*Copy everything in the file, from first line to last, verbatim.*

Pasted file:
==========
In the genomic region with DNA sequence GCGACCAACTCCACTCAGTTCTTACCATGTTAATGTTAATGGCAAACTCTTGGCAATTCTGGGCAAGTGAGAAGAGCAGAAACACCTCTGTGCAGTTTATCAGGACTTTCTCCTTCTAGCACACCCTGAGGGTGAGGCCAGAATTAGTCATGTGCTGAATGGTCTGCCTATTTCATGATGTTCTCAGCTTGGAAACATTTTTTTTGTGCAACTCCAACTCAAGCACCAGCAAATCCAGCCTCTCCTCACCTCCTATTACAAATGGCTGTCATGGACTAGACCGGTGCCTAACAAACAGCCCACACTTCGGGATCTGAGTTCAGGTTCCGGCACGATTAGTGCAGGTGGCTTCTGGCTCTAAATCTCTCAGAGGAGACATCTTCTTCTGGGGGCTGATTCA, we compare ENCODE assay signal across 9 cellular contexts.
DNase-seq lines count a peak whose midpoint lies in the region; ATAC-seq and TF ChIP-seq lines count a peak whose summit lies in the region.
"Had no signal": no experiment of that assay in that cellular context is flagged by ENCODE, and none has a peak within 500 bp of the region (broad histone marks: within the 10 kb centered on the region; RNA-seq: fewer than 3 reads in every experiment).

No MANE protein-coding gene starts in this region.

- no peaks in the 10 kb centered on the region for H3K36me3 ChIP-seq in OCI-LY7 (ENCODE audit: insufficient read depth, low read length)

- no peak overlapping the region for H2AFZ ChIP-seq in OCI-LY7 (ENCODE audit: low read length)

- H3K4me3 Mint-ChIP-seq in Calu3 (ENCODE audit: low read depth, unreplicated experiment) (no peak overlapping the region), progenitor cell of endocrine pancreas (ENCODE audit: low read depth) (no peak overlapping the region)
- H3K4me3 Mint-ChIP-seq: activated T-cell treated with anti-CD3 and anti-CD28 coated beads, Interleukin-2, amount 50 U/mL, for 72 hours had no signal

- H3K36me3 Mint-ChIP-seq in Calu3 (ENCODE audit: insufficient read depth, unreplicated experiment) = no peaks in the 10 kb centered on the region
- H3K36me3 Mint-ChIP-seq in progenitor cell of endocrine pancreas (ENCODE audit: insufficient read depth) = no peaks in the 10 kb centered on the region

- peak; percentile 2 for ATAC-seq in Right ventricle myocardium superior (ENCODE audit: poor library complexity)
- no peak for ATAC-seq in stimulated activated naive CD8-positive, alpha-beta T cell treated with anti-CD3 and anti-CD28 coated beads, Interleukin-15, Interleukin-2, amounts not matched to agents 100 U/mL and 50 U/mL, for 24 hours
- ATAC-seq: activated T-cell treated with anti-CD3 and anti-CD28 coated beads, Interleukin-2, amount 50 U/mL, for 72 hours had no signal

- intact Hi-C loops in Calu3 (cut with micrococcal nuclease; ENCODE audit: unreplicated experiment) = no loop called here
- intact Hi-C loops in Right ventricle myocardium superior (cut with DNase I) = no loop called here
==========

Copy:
In the genomic region with DNA sequence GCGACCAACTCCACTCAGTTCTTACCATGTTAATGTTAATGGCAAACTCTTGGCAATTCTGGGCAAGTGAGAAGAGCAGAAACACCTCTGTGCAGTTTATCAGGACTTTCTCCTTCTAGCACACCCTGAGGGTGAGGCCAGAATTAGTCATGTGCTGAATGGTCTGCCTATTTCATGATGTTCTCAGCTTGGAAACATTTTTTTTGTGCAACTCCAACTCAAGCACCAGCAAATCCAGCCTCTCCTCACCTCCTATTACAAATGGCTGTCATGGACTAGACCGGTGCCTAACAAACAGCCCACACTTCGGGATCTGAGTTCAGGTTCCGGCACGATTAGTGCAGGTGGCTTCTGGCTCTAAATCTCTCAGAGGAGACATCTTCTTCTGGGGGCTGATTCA, we compare ENCODE assay signal across 9 cellular contexts.
DNase-seq lines count a peak whose midpoint lies in the region; ATAC-seq and TF ChIP-seq lines count a peak whose summit lies in the region.
"Had no signal": no experiment of that assay in that cellular context is flagged by ENCODE, and none has a peak within 500 bp of the region (broad histone marks: within the 10 kb centered on the region; RNA-seq: fewer than 3 reads in every experiment).

No MANE protein-coding gene starts in this region.

- no peaks in the 10 kb centered on the region for H3K36me3 ChIP-seq in OCI-LY7 (ENCODE audit: insufficient read depth, low read length)

- no peak overlapping the region for H2AFZ ChIP-seq in OCI-LY7 (ENCODE audit: low read length)

- H3K4me3 Mint-ChIP-seq in Calu3 (ENCODE audit: low read depth, unreplicated experiment) (no peak overlapping the region), progenitor cell of endocrine pancreas (ENCODE audit: low read depth) (no peak overlapping the region)
- H3K4me3 Mint-ChIP-seq: activated T-cell treated with anti-CD3 and anti-CD28 coated beads, Interleukin-2, amount 50 U/mL, for 72 hours had no signal

- H3K36me3 Mint-ChIP-seq in Calu3 (ENCODE audit: insufficient read depth, unreplicated experiment) = no peaks in the 10 kb centered on the region
- H3K36me3 Mint-ChIP-seq in progenitor cell of endocrine pancreas (ENCODE audit: insufficient read depth) = no peaks in the 10 kb centered on the region

- peak; percentile 2 for ATAC-seq in Right ventricle myocardium superior (ENCODE audit: poor library complexity)
- no peak for ATAC-seq in stimulated activated naive CD8-positive, alpha-beta T cell treated with anti-CD3 and anti-CD28 coated beads, Interleukin-15, Interleukin-2, amounts not matched to agents 100 U/mL and 50 U/mL, for 24 hours
- ATAC-seq: activated T-cell treated with anti-CD3 and anti-CD28 coated beads, Interleukin-2, amount 50 U/mL, for 72 hours had no signal

- intact Hi-C loops in Calu3 (cut with micrococcal nuclease; ENCODE audit: unreplicated experiment) = no loop called here
- intact Hi-C loops in Right ventricle myocardium superior (cut with DNase I) = no loop called here